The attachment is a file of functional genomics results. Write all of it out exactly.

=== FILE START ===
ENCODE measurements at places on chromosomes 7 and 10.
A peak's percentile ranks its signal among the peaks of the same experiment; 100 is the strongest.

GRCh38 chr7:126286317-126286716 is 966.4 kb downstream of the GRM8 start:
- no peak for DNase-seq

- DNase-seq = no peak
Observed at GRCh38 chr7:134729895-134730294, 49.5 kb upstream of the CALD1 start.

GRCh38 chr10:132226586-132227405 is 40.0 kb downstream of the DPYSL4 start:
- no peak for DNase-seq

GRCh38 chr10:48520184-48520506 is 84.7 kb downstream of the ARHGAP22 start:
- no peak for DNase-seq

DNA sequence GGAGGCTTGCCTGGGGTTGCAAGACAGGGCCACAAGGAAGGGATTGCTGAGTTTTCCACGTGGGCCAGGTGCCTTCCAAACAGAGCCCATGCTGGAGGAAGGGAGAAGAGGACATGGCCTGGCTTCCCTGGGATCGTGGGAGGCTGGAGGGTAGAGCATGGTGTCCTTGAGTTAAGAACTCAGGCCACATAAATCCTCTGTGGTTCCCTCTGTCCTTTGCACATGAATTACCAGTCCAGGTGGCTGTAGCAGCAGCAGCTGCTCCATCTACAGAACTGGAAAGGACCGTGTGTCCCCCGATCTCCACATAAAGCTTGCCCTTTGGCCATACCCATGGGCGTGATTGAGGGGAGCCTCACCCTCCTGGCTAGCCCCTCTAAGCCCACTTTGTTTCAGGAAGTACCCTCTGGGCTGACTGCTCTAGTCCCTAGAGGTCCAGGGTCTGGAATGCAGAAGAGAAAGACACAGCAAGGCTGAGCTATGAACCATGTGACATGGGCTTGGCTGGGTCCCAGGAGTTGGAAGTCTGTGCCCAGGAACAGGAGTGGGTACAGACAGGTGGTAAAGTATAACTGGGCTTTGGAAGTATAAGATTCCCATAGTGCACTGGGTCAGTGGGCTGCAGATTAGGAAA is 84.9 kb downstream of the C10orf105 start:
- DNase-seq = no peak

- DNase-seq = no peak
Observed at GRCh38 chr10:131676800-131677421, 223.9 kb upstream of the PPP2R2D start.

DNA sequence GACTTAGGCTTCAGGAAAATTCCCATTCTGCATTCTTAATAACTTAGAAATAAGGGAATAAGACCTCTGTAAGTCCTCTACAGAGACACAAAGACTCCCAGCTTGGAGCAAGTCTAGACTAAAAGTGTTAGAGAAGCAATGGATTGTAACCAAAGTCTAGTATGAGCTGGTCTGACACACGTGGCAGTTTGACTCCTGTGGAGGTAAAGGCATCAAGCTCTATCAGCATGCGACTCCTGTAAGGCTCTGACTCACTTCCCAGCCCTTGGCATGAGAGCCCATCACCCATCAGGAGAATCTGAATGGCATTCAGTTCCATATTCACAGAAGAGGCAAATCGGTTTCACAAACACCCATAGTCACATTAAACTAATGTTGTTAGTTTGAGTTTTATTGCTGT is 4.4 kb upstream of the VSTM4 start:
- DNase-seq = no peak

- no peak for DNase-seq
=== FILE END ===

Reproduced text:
ENCODE measurements at places on chromosomes 7 and 10.
A peak's percentile ranks its signal among the peaks of the same experiment; 100 is the strongest.

GRCh38 chr7:126286317-126286716 is 966.4 kb downstream of the GRM8 start:
- no peak for DNase-seq

- DNase-seq = no peak
Observed at GRCh38 chr7:134729895-134730294, 49.5 kb upstream of the CALD1 start.

GRCh38 chr10:132226586-132227405 is 40.0 kb downstream of the DPYSL4 start:
- no peak for DNase-seq

GRCh38 chr10:48520184-48520506 is 84.7 kb downstream of the ARHGAP22 start:
- no peak for DNase-seq

DNA sequence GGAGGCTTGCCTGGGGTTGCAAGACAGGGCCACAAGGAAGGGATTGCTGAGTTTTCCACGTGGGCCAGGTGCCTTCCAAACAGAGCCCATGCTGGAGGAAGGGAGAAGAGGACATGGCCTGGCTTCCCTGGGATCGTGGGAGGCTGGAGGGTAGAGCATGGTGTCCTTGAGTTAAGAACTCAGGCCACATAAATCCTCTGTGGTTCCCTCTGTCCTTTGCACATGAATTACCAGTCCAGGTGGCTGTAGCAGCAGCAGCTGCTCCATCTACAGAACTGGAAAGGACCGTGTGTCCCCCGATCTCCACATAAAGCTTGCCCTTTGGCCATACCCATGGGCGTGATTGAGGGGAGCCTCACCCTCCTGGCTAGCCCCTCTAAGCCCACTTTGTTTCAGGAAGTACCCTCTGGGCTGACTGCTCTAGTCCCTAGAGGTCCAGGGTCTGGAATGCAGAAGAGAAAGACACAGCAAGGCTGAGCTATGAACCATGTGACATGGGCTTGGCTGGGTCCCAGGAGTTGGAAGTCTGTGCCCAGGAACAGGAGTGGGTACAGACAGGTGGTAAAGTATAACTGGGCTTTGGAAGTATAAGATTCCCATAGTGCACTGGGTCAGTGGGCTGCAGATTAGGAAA is 84.9 kb downstream of the C10orf105 start:
- DNase-seq = no peak

- DNase-seq = no peak
Observed at GRCh38 chr10:131676800-131677421, 223.9 kb upstream of the PPP2R2D start.

DNA sequence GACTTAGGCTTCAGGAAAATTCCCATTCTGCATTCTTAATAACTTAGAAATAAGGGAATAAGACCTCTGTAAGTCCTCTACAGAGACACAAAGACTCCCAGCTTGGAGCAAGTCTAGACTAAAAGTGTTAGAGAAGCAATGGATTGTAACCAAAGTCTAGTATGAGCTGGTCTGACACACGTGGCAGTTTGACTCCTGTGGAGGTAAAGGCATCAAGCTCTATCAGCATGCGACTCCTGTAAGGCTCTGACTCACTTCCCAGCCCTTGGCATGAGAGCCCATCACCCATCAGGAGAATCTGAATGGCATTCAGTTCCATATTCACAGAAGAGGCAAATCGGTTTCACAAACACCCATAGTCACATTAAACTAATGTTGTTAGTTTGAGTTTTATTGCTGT is 4.4 kb upstream of the VSTM4 start:
- DNase-seq = no peak

- no peak for DNase-seq